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Quantrill's Raiders in Texas
The outlaws who tormented Sherman

by Evault Boswell
The burning band wagon lay smoldering behind them, along with the bodies of the members of the band. The twelve-year-old drummer had crawled twelve feet from the fire before he died.

The attack on Fort Blair had been a failure but the unexpected return of General Blunt and his command gave the raiders the opportunity take revenge on the Yankees for the death of their women. They killed seventy-two of Brunt's soldiers along with band members.

Blunt was perhaps the Union general the raiders hated the most. Blunt had arrived in a buggy, along with a lady and a bottle of brandy and had mistaken Quantrill's men, who were wearing Federal uniforms and flying an American flag, for a welcoming party from the fort and called for a horse that he might ride to meet them.

But as he approached them he realized the line was ragged and the officers were moving in an unmilitary manner. He spurred his horse and escaped the carnage.

Bill Anderson wanted to attack the fort but Quantrill refused to do so, considering Blunt and his men out in the open a more desirable target. It was the beginning of a devision between Anderson and Quantrill that would result in the disbanding of the gang when they got to Texas.

Quantill and his band of killers had left behind them in Missouri the smoking buildings of Leavenworth, Kansas, along the bodies of boys and men they had killed. Quantrill had been able to stir the men into a fury because of the death and injury of their women in the jail in Kansas City. Anderson, not yet Bloody Bill, had lost one sister and another was injured.
The raid had been simply a revenge for Quantrill, who had been kicked out of the city before the war. But the Yankees would soon get their own revenge as Order no. 11 was put in place and the homes of the families and supporters along the Kansas/Missouri line were burned and the occupants expelled from the area.

With their support system destroyed as the landscape of southwestern Missouri turned to burnt homes with only the blackened stones of the chimneys still standing, Quantrill decided it was time to go south to Texas.

After the battle at Baxter springs the motley group made a brief stay at the camp of General Douglas H. Cooper, the only Indian General in the confederate army, the raiders crossed the Red River at Colbert's Ferry and settled into a camp on Mineral Creek, about fifteen miles from Sherman, Texas.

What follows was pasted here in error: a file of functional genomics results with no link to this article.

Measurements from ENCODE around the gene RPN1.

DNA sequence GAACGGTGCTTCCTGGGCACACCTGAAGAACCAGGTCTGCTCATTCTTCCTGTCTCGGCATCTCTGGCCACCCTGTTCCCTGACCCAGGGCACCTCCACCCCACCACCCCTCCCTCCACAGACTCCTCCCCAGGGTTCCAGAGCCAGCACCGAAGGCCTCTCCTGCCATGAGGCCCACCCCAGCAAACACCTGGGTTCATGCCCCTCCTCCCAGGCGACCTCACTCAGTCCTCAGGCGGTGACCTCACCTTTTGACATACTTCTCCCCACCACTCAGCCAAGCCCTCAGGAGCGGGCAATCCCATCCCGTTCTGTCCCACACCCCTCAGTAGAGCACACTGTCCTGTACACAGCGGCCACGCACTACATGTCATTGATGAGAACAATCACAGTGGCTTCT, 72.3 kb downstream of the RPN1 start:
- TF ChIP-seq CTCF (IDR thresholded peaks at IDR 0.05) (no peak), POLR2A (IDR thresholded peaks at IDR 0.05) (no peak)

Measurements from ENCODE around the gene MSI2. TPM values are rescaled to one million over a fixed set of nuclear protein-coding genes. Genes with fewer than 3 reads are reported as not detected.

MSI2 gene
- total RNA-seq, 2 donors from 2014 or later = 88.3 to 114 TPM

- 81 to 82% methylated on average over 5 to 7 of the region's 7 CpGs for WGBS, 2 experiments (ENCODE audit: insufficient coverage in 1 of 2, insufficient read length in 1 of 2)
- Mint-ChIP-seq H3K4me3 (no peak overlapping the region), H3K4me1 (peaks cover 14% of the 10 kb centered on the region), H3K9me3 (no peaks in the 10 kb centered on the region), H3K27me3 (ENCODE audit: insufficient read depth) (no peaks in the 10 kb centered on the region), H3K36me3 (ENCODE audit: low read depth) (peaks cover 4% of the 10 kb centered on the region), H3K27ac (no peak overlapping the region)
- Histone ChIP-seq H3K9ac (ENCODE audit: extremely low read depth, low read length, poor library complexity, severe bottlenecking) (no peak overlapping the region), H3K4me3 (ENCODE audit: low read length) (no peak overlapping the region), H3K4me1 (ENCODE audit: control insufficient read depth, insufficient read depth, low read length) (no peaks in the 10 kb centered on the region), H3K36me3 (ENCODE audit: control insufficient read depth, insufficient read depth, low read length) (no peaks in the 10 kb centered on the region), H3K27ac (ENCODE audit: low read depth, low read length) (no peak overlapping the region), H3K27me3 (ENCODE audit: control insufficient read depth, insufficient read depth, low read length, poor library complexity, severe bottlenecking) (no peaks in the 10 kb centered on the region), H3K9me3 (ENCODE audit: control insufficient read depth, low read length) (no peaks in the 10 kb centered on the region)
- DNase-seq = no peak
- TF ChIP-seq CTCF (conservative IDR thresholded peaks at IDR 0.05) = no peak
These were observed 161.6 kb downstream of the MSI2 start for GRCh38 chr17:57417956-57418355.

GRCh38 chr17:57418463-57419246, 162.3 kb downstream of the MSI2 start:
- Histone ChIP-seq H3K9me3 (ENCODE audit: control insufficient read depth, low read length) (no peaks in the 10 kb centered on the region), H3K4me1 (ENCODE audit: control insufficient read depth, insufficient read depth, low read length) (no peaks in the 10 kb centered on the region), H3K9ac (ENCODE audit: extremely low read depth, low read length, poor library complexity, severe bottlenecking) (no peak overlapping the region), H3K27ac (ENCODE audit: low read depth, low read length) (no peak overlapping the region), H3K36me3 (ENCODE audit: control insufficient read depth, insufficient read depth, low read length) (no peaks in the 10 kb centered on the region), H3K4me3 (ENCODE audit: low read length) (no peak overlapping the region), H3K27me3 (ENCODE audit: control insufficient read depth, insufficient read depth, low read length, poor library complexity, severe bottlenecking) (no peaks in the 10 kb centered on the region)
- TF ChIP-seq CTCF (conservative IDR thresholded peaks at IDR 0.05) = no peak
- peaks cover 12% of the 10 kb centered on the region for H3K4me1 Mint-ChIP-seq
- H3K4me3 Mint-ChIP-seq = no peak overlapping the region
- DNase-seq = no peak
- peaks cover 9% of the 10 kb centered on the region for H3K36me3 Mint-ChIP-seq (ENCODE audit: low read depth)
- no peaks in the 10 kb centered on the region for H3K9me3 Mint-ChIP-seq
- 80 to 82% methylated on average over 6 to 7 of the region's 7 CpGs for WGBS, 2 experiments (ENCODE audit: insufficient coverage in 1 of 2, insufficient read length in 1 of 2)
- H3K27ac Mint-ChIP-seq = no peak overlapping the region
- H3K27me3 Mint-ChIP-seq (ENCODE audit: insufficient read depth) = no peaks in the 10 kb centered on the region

At first the citizens of Sherman accepted the un-kept Missourians and in some cases, uncivilized killers with open arms. They seemed to have a lot of money and they were spending it in the saloon although the stores soon began to complain about thefts and robberies.

They had their horse races down the main street of Sherman and Quantrill practiced his deftness with a pistol by shooting the bell in the steeple of the Methodist Church.

Quantrill's leaders had very little concern for the Southern cause, but had become bushwhackers. Some, such as Bill Anderson, had concocted a story about his father and uncle being hanged as Southern sympathizers to give credibility among the others in Quantrill's quasi army who had suffered genuine persecution by Union men.

Quantrill had also made up a story to make himself acceptable to the other outlaws. His claim was that on a trip to Utah, he and his brother were attacked by abolitionists who killed his brother and left him for dead. He claimed he had been nursed back to health by an old Indian. When his mother visited Kansas City after the war and was told the story, she revealed that Quantrill had no brother.

Anderson, unlike some of the raiders, fared well in Texas as he found a bride at the Iron Post Saloon and Grocery Store by the dubious name of Bush Smith. Before he left Texas he bought her a house at 314 Cherry Street in Sherman and when he was killed in Missouri at Centralia, he left behind not only Bush, but a baby girl named Jimmye that he never saw.